Ludi Flor­ales – The Feast of Flor­als
Detail

The his­tory of Rome has provided us with a sur­pris­ing num­ber of nasty girls, and here we will have a look at the most prom­in­ent. While the com­pet­i­tion is crowded, it remains remark­able that no less than six of them, Claudia Livia Julia (usu­ally called Livilla), Julia Livia (some­times called Julia Drusi Caesar­is fil­ia, daugh­ter of Drusus Caesar), Julia Agrip­pina the Young­er, Claudia Octavia, Julia the Eld­er, the only daugh­ter of Augus­tus [read her post on this Blog], and Livia Drusil­la (also called Julia Augusta), all came from a single fam­ily and all lived with­in one cen­tury (58 BC to AD 68), at the same time as the fam­ous Valer­ia Mes­salina [read her post on this Blog], Pop­paea Sabina the Young­er and Pop­paea Sabina the Eld­er, her moth­er.

Three­some at the Nile River – Pom­peii

Caveat: “Some sexu­al atti­tudes and beha­viours in ancient Roman cul­ture dif­fer markedly from those in later West­ern soci­et­ies. Roman reli­gion pro­moted sexu­al­ity as an aspect of prosper­ity for the state, and indi­vidu­als might turn to private reli­gious prac­tice or “magic” for improv­ing their erot­ic lives or repro­duct­ive health. Pros­ti­tu­tion was leg­al, pub­lic, and wide­spread. “Por­no­graph­ic” paint­ings were fea­tured among the art col­lec­tions in respect­able upper-class house­holds. It was con­sidered nat­ur­al and unre­mark­able for men to be sexu­ally attrac­ted to teen-aged youths of both sexes, and ped­er­asty was con­doned as long as the young­er male part­ner was not a free­born Roman. “Homo­sexu­al” and “het­ero­sexu­al” did not form the primary dicho­tomy of Roman think­ing about sexu­al­ity, and no Lat­in words for these con­cepts exist. No mor­al cen­sure was dir­ec­ted at the man who enjoyed sex acts with either women or males of inferi­or status, as long as his beha­vi­ors revealed no weak­nesses or excesses, nor infringed on the rights and prerog­at­ives of his mas­cu­line peers. While per­ceived effem­in­acy was denounced, espe­cially in polit­ic­al rhet­or­ic, sex in mod­er­a­tion with male pros­ti­tutes or slaves was not regarded as improp­er or viti­at­ing to mas­culin­ity, if the male cit­izen took the act­ive and not the recept­ive role. Hyper­sexu­al­ity, how­ever, was con­demned mor­ally and med­ic­ally in both men and women. Women were held to a stricter mor­al code, and same-sex rela­tions between women are poorly doc­u­mented, but the sexu­al­ity of women is vari­ously cel­eb­rated or reviled through­out Lat­in lit­er­at­ure. In gen­er­al the Romans had more flex­ible gender cat­egor­ies than the ancient Greeks.” Also: “Pros­ti­tu­tion was leg­al through­out the Roman Empire in all peri­ods. Most pros­ti­tutes were slaves or freed­wo­men. Pros­ti­tutes in Rome had to register with the aediles. Des­pite what might seem to be a clear dis­tinc­tion as a mat­ter of law, the jur­ist Ulpi­an opined that an openly promis­cu­ous woman brought the status of pros­ti­tute upon her­self, even if she accep­ted no money. The Augus­t­an mor­al legis­la­tion that crim­in­al­ized adul­tery exemp­ted pros­ti­tutes, who could leg­ally have sex with a mar­ried man. Encour­aged to think of adul­tery as a mat­ter of law rather than mor­al­ity, a few socially prom­in­ent women even chose to avoid pro­sec­u­tion for adul­tery by regis­ter­ing them­selves as pros­ti­tutes.” [From Wiki­pe­dia]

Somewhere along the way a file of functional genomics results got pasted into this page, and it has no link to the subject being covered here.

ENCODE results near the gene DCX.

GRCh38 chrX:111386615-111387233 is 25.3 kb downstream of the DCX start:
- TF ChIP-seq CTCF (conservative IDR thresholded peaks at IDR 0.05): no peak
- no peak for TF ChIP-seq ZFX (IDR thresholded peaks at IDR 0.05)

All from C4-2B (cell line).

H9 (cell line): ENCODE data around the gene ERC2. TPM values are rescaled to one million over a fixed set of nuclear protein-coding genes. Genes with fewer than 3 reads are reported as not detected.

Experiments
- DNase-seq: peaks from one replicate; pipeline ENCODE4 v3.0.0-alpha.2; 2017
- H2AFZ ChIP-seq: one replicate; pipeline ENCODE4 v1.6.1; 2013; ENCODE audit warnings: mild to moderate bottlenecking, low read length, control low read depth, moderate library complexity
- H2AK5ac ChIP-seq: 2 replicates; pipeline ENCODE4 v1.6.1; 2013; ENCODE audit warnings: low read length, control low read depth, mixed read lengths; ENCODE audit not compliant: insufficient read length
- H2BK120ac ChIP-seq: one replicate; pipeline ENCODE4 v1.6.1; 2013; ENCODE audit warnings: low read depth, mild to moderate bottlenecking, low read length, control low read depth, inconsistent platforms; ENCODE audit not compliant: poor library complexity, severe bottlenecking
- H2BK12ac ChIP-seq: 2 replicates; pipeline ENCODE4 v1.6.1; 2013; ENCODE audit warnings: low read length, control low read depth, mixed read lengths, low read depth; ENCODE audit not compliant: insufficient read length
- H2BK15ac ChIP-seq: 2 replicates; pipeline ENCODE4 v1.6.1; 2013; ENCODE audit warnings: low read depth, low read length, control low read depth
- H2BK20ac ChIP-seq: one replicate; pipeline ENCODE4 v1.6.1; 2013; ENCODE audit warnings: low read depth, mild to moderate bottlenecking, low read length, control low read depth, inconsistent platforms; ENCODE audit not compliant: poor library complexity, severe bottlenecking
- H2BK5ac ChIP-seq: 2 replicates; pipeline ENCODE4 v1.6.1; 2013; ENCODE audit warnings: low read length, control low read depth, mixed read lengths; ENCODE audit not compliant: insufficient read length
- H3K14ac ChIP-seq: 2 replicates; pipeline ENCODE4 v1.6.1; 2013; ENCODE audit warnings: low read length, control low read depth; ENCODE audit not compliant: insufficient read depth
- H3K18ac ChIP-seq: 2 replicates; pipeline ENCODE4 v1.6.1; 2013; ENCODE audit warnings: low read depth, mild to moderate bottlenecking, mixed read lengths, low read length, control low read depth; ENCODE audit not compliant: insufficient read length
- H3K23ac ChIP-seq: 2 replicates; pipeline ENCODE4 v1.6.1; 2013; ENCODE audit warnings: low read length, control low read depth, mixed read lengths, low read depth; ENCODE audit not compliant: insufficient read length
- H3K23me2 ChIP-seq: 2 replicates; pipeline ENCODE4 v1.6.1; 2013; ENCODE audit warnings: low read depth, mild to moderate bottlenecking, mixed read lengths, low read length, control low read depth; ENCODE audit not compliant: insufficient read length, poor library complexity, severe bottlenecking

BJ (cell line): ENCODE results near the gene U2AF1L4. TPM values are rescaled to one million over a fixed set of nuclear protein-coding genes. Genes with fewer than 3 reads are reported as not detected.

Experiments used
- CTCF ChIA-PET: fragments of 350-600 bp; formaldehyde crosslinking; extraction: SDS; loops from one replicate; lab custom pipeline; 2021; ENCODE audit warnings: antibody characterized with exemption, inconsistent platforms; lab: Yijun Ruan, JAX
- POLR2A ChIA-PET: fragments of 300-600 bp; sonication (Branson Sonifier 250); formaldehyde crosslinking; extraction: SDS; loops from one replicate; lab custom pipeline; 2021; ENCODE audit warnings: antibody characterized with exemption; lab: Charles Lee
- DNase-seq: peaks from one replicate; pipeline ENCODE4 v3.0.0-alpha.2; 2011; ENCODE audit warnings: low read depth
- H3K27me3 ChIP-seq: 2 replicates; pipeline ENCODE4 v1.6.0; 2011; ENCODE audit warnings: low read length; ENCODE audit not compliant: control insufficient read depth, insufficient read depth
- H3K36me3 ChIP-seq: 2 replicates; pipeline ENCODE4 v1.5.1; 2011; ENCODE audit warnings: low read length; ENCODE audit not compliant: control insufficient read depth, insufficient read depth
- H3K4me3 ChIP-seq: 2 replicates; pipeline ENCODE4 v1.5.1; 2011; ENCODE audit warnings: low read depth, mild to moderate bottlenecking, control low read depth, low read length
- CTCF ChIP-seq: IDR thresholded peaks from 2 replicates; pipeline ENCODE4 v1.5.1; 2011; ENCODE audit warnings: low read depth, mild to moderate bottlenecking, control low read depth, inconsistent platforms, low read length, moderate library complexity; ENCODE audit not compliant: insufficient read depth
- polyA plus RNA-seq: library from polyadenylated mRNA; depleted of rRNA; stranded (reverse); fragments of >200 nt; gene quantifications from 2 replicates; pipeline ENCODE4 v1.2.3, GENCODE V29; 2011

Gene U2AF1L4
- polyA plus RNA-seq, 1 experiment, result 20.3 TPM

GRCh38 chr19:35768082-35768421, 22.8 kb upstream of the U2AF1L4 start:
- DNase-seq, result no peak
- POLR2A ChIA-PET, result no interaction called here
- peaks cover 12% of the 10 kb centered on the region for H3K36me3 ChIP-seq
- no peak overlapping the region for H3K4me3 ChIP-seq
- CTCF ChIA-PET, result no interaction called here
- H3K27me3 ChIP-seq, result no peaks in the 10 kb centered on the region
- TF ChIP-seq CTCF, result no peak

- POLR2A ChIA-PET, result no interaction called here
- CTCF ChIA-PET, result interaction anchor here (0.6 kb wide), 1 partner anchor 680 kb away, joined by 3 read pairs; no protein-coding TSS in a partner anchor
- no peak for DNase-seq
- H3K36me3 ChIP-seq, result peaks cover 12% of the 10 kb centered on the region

Yet murder and per­ver­sion aboun­ded ... as seen in the movie “Caligula” [Down­load] The estab­lish­ment of the Imper­i­al Court seems to have brought the, er, eman­cip­a­tion of the girls to a flower­ing ...

One may reas­on­ably doubt wheth­er a more mur­der­ous, licentious and scan­dal­ous breed exis­ted in the annals of man­kind, and they cer­tainly matched the infam­ous males of the clan – the respect­ive emper­ors of the age, Tiberi­us, Caligula, Claudi­us and Nero.

Tiberius on Capri
Tiberi­us on Capri
More floozies at the Ludi Flor­alia (Flower Fest­iv­al)

Num­bers 10 to 8, fea­tur­ing: Theodora, Faustina the Young­er, Fulvia Flacca Bam­bula

On Fulvia, polit­ic­ally the most inter­est­ing of the ladies and by far the most power­ful, there is an exhaust­ive Mas­ter Thes­is “A Study of Fulvia”, by Allis­on Jean Weir [Link to PDF].

https://blogs.transparent.com/latin/the-top-ten-scandalous-women-of-ancient-romepart-i/

No. 10: Theodora
No. 9: Faustina
Fulvia With the Head of Cicero by Pavel Svedomsk
No. 8: Fulvia With the Head of Cicero by Pavel Sve­domsk

Num­bers 7 to 4, fea­tur­ing: Julia the Eld­er, Valer­ia Mes­salina, Claudia Livia JuliaCleo­patra

https://blogs.transparent.com/latin/the-top-ten-scandalous-women-of-ancient-rome-part-ii/

No. 7: Julia by Leon Fran­cois Comerre
No. 6: Mes­salina by Eugène Cyrille Bru­net
La Reine Bacchanale by Fritz Zuber-Buhler (1822-1896)
La Reine Bac­chanale by Fritz Zuber-Buhler (1822−1896)
No. 5: Claudia Livia Julia (Livilla) as Diana by Fran­cois Bouch­er
No. 4: Cleo­patra by Robert Auer
Venus in the Gar­dens of Luc­ul­lus

And the top three, fea­tur­ing: Pop­paea Sabina the Young­er, Julia Agrip­pina the Young­er, Livia Drusil­la

Pop­pea brings the Head of Claudia Octavia to Nero, by G. Muzzi­oli (1876)

https://blogs.transparent.com/latin/the-top-ten-scandalous-women-in-ancient-romefinale/

No. 3: Pop­paea Sabina bathing ...
No. 2: Agrip­pina, murdered by Nero
Virgil Reading the Aeneid to the Emperor Augustus, His Wife Livia and His Fainting Sister Octavia -  Antonio Zucchi
Vir­gil Read­ing the Aeneid to the Emper­or Augus­tus, His Wife Livia and His Faint­ing Sis­ter Octavia – Ant­o­nio Zuc­chi
Livia and her son, Tiberi­us

But if you were curi­ous and DID peek, send us a com­ment on the debauch­ery you wit­nessed! Gory details wel­come!

Orgia by Édouard Henri Avril
Édou­ard Henri Avril depicts fun for all the fam­ily ...
Four­some (Pom­peii)

(© John Vin­cent Pal­at­ine 2019)

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